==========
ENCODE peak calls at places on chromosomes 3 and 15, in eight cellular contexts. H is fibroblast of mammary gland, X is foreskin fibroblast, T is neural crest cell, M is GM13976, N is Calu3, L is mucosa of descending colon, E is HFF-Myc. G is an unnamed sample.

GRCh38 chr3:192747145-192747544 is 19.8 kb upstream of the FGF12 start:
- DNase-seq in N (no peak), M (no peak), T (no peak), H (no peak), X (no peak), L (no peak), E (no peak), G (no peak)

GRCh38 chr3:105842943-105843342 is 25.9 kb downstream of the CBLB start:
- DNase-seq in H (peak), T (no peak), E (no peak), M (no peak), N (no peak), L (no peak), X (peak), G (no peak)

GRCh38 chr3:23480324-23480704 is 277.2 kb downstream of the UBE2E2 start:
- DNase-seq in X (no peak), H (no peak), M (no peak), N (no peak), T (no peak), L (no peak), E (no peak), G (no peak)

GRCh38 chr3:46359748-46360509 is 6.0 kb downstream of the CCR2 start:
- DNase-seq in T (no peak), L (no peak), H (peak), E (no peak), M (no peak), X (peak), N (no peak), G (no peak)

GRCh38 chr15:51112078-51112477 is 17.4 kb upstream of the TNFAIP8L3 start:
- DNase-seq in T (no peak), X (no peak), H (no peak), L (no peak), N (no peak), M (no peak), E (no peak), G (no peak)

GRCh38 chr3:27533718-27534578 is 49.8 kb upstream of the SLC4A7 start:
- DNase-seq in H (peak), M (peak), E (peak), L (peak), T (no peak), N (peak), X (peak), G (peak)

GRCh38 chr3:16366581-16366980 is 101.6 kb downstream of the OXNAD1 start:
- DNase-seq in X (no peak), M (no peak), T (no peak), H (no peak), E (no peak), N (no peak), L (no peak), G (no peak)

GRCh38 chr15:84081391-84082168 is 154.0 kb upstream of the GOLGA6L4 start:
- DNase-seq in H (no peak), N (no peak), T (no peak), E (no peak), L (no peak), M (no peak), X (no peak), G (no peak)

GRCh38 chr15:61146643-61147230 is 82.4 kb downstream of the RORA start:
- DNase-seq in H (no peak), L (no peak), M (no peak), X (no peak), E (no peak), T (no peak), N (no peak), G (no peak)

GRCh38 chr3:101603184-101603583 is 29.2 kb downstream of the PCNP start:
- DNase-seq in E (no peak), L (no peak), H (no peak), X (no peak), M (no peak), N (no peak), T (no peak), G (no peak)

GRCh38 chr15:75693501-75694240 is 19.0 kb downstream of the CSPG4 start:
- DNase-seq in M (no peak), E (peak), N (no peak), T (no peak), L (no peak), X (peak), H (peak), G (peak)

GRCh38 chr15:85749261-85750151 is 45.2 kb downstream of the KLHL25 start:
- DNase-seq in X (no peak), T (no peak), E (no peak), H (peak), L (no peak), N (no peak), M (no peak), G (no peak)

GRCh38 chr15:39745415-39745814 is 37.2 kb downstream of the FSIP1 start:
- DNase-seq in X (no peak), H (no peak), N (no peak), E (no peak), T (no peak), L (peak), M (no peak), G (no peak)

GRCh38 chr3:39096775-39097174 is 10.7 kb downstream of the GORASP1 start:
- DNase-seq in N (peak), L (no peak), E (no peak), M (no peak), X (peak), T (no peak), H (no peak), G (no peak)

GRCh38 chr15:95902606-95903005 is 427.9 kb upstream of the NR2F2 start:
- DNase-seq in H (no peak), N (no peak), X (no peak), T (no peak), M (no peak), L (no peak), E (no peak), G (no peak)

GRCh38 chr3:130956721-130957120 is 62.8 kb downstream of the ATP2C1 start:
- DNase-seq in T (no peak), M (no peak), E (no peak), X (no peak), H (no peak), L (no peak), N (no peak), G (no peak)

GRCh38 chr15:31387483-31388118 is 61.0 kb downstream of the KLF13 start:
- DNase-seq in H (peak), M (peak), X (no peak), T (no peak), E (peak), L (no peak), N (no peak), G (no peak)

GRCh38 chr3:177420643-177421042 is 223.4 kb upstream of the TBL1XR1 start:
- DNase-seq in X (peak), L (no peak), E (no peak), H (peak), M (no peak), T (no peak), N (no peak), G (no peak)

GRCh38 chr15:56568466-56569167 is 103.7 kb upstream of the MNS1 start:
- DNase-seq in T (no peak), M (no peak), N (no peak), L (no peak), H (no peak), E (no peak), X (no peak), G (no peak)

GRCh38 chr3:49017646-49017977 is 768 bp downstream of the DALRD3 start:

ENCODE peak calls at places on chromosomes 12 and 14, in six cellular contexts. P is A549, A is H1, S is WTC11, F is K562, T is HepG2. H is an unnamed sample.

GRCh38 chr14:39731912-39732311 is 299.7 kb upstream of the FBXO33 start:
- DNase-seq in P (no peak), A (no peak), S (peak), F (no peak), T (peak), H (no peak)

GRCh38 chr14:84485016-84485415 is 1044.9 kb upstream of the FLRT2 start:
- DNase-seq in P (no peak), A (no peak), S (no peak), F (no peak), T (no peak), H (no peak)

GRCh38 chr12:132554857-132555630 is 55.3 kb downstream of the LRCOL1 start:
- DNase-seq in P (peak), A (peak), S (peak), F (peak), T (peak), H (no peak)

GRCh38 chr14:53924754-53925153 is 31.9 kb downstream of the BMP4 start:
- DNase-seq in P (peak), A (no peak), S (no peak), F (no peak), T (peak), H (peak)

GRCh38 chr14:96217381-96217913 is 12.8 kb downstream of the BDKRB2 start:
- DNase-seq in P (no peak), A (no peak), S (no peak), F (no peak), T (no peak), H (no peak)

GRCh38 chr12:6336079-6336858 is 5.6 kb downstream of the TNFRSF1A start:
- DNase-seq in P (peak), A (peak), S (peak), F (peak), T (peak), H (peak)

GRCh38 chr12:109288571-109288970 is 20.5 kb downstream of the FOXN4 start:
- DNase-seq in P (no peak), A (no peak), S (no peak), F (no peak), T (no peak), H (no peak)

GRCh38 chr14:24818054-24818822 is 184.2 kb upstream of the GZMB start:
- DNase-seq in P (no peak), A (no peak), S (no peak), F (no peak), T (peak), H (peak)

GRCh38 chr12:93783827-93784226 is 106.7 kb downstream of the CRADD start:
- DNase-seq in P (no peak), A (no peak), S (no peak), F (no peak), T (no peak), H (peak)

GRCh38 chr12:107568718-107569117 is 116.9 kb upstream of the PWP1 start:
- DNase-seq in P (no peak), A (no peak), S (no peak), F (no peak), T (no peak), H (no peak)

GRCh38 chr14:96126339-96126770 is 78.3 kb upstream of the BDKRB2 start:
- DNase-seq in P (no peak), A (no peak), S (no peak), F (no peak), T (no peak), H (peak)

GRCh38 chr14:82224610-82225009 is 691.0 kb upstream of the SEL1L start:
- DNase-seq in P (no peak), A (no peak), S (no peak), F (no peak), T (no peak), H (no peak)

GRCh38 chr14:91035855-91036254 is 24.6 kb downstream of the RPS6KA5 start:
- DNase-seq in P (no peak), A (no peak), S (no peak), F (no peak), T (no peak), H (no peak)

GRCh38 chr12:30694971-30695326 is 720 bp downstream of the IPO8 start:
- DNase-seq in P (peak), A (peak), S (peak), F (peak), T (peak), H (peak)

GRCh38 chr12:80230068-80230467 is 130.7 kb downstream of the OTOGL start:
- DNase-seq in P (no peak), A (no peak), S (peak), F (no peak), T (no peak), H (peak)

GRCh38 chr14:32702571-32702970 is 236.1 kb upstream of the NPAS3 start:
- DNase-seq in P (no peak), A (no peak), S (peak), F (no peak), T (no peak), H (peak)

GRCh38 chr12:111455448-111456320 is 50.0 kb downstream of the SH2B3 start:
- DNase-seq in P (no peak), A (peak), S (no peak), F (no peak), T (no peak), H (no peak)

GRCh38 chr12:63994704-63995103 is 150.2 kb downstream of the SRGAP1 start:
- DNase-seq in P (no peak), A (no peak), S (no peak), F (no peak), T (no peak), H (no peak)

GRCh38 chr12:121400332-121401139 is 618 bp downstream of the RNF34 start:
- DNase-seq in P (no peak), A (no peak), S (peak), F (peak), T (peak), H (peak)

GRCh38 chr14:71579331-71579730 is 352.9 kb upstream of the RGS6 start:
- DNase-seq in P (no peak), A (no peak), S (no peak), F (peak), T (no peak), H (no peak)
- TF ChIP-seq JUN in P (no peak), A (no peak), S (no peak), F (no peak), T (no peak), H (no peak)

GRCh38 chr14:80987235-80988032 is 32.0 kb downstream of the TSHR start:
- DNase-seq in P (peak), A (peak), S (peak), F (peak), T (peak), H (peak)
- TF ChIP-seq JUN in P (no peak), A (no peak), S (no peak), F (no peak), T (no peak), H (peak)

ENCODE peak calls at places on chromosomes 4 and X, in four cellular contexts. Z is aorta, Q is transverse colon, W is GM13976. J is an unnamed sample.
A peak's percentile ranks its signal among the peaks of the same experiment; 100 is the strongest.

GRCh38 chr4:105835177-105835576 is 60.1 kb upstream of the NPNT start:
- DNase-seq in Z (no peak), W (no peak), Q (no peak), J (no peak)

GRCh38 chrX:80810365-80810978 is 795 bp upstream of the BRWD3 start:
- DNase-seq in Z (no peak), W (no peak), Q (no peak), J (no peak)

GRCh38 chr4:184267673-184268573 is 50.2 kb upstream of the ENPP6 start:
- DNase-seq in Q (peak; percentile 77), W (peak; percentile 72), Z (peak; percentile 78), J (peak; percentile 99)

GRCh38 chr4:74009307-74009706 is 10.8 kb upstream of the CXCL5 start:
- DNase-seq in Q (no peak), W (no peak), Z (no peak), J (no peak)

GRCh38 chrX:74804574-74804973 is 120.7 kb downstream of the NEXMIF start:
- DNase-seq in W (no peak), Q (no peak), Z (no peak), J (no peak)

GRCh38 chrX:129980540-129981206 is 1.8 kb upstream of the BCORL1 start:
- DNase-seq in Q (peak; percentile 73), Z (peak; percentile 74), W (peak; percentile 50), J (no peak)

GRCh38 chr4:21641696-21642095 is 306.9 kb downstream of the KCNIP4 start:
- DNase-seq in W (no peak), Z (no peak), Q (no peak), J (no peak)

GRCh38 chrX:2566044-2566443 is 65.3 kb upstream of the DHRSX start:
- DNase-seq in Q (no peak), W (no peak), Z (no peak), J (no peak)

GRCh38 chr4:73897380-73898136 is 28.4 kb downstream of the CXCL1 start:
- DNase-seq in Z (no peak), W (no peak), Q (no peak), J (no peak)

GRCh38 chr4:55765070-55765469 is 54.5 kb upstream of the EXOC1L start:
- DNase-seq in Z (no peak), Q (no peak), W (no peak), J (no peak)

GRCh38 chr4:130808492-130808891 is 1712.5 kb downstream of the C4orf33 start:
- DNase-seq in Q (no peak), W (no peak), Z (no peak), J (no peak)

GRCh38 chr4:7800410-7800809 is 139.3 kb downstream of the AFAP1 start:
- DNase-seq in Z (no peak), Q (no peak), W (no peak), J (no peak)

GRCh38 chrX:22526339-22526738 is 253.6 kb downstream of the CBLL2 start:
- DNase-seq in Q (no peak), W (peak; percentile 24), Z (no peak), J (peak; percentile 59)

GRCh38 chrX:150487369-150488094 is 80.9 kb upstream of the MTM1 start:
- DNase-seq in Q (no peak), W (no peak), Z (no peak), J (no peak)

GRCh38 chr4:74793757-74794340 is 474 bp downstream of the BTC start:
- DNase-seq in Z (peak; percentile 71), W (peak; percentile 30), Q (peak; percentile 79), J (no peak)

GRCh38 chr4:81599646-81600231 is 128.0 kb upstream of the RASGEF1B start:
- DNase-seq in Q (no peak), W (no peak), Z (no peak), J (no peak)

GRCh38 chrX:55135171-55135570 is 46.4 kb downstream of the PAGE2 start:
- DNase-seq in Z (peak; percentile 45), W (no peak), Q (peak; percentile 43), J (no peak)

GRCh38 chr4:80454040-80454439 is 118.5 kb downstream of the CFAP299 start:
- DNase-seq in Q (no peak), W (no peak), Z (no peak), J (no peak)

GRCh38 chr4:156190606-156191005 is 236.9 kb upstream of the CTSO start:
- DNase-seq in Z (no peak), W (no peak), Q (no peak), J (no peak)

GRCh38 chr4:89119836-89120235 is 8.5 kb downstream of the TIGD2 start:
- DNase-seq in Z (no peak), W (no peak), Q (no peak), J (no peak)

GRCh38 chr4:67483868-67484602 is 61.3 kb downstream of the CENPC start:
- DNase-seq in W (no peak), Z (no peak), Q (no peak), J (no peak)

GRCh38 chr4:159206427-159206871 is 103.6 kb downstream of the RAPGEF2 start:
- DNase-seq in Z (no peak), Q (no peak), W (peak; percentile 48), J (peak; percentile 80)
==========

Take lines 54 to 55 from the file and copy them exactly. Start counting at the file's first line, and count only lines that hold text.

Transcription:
GRCh38 chr12:109288571-109288970 is 20.5 kb downstream of the FOXN4 start:
- DNase-seq in P (no peak), A (no peak), S (no peak), F (no peak), T (no peak), H (no peak)